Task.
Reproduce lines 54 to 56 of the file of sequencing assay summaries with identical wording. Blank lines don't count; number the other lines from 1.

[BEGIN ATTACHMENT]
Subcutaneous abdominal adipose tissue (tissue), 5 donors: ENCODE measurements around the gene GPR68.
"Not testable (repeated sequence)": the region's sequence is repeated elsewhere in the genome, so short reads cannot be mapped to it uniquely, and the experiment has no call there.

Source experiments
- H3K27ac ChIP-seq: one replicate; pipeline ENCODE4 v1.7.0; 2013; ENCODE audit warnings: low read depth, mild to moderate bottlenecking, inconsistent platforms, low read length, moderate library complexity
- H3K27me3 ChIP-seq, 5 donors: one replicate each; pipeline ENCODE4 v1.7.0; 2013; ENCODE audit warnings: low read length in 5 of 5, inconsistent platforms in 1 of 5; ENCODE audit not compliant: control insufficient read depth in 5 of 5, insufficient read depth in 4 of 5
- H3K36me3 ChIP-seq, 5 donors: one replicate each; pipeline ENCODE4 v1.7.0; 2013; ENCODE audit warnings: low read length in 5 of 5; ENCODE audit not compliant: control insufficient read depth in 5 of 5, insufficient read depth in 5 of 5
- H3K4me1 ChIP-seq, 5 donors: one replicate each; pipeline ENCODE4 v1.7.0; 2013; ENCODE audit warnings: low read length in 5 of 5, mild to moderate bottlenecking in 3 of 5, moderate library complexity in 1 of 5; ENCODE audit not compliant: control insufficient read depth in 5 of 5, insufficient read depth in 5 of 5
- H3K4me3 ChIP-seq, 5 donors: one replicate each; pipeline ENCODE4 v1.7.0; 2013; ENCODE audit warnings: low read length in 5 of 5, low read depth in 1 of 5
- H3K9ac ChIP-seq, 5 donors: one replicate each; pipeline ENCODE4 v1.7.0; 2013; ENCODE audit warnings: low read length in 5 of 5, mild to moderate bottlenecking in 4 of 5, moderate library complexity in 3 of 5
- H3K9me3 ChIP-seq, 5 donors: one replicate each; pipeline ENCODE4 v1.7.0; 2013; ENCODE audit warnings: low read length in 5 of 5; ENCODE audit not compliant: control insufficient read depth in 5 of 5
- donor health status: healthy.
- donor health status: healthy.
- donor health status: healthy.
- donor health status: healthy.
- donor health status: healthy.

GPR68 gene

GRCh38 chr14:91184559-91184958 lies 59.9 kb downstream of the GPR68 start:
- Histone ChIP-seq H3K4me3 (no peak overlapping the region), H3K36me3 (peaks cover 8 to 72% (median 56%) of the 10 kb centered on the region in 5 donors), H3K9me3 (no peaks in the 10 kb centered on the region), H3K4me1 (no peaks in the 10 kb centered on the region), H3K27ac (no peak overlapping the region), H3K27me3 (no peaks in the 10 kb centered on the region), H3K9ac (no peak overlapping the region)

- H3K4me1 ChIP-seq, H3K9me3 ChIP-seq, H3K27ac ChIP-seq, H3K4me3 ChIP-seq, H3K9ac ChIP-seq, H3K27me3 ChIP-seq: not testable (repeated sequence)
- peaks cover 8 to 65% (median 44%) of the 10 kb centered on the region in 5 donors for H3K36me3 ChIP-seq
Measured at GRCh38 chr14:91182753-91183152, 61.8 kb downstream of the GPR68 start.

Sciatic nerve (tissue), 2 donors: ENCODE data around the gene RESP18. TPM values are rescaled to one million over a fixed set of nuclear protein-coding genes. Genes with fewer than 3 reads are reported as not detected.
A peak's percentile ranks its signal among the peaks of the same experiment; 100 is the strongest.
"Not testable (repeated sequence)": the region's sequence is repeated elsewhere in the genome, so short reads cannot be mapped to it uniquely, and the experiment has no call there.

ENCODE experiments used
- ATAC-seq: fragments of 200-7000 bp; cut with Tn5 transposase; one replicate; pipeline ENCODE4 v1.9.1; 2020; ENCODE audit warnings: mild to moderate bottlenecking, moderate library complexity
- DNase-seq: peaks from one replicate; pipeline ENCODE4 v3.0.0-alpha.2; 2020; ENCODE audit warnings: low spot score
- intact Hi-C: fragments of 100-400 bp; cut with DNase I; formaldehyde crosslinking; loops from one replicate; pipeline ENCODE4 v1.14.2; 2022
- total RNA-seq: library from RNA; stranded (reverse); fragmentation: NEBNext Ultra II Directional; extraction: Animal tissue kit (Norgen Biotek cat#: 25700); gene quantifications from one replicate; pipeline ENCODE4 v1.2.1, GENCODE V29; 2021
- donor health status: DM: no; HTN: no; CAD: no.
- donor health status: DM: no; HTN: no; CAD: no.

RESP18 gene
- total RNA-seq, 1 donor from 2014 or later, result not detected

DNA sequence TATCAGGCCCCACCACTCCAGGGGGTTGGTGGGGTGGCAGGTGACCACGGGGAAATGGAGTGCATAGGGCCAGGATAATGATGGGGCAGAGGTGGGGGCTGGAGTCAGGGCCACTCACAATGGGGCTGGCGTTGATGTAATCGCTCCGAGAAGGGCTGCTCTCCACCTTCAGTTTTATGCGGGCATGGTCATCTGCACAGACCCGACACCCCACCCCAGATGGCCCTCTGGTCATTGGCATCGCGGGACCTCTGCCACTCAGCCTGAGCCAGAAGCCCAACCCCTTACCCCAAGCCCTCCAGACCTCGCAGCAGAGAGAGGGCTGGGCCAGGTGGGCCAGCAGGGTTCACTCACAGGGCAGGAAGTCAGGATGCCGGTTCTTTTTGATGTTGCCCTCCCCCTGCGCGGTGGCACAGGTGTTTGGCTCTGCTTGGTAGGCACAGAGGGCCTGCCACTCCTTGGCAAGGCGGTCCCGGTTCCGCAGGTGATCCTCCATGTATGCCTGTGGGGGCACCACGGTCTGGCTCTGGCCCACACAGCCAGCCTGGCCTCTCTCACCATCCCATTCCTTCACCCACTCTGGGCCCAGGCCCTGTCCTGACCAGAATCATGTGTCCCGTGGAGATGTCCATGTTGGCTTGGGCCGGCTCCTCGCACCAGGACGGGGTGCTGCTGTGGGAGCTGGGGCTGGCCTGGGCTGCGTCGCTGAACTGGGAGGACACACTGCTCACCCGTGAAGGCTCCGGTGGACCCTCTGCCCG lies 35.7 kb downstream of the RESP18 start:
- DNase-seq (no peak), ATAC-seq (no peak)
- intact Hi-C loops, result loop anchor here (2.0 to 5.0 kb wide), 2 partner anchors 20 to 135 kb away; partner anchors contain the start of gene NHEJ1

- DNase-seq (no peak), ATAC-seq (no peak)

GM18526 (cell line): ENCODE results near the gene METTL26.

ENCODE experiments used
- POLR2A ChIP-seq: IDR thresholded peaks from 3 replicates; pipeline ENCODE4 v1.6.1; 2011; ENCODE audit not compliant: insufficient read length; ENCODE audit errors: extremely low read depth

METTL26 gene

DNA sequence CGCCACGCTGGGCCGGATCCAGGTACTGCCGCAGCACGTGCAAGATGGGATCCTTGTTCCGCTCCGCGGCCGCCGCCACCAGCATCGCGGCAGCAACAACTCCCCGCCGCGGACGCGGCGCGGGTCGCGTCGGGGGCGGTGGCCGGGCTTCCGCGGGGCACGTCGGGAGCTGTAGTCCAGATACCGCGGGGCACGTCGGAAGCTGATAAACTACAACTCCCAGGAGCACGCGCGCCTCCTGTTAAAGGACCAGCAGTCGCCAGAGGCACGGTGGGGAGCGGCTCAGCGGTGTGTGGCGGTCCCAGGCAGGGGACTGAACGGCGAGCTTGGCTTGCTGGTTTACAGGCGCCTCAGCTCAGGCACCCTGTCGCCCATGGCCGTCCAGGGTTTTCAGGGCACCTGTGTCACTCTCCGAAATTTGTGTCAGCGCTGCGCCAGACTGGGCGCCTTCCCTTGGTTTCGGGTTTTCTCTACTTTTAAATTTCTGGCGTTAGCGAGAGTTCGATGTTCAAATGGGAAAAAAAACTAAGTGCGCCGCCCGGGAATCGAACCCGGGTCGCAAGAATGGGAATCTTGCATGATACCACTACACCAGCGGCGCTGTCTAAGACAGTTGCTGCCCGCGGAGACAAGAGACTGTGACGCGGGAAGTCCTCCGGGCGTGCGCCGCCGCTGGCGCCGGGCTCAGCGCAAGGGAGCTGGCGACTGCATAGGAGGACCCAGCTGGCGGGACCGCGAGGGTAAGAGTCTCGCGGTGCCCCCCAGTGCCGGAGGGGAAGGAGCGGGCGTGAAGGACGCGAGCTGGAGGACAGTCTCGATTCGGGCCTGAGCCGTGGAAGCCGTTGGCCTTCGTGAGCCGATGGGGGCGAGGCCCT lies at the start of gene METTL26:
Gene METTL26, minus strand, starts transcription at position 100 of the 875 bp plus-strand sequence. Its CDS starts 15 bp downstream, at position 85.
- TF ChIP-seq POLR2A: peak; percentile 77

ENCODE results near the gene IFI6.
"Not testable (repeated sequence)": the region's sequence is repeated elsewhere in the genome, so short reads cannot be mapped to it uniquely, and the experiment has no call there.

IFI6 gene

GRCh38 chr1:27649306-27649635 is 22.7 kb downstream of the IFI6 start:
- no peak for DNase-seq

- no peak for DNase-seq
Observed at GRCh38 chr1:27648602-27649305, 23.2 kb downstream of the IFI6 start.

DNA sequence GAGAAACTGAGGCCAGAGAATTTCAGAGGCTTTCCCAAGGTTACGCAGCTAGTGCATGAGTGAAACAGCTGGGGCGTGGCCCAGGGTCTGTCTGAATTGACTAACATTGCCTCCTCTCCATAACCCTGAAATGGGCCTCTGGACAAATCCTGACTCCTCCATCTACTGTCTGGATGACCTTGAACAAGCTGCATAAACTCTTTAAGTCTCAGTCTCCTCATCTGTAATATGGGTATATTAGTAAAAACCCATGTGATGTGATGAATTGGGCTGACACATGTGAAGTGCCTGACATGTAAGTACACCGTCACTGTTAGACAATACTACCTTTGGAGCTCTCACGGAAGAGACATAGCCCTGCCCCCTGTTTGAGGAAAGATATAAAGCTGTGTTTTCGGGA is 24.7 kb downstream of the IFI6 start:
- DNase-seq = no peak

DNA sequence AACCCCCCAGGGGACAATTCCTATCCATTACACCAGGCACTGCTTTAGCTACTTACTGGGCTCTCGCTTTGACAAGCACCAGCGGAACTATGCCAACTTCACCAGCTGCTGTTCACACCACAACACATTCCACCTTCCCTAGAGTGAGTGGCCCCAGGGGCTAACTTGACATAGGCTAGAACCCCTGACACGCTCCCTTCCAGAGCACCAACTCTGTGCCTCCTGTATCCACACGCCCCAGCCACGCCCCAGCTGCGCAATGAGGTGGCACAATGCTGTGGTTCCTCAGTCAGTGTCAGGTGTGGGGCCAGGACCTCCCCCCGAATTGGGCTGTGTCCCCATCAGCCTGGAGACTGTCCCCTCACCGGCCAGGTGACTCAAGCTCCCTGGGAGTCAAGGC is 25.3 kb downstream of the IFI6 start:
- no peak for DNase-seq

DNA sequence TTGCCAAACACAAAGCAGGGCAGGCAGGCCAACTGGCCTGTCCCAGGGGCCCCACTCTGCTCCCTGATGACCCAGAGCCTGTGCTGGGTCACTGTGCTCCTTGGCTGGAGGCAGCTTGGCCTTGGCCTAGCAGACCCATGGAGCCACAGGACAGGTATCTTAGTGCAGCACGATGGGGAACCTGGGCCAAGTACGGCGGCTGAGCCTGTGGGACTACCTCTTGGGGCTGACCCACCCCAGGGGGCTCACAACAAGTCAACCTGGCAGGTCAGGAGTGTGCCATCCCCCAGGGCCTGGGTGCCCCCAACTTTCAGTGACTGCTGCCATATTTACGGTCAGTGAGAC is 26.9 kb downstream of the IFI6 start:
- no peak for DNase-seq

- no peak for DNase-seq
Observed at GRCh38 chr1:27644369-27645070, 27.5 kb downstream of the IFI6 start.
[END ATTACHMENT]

DNA sequence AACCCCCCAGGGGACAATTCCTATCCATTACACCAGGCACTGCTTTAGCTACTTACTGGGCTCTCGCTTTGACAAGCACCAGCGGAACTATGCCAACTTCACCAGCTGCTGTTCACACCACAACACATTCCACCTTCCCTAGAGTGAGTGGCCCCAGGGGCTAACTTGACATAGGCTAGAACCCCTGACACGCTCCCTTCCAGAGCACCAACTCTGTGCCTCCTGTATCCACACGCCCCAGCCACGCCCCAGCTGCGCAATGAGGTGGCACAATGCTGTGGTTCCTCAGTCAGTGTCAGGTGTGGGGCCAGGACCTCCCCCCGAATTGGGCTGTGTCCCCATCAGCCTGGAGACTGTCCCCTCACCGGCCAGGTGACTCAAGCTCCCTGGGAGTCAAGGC is 25.3 kb downstream of the IFI6 start:
- no peak for DNase-seq

DNA sequence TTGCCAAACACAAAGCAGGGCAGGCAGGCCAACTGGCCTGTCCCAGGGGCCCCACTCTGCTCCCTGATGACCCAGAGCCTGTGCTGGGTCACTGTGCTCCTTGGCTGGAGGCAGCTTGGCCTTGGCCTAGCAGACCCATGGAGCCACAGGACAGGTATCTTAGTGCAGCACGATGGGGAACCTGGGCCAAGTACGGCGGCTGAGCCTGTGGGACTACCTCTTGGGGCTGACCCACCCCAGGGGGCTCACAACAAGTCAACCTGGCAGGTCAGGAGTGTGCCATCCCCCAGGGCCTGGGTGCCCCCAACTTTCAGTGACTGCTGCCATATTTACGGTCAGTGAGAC is 26.9 kb downstream of the IFI6 start: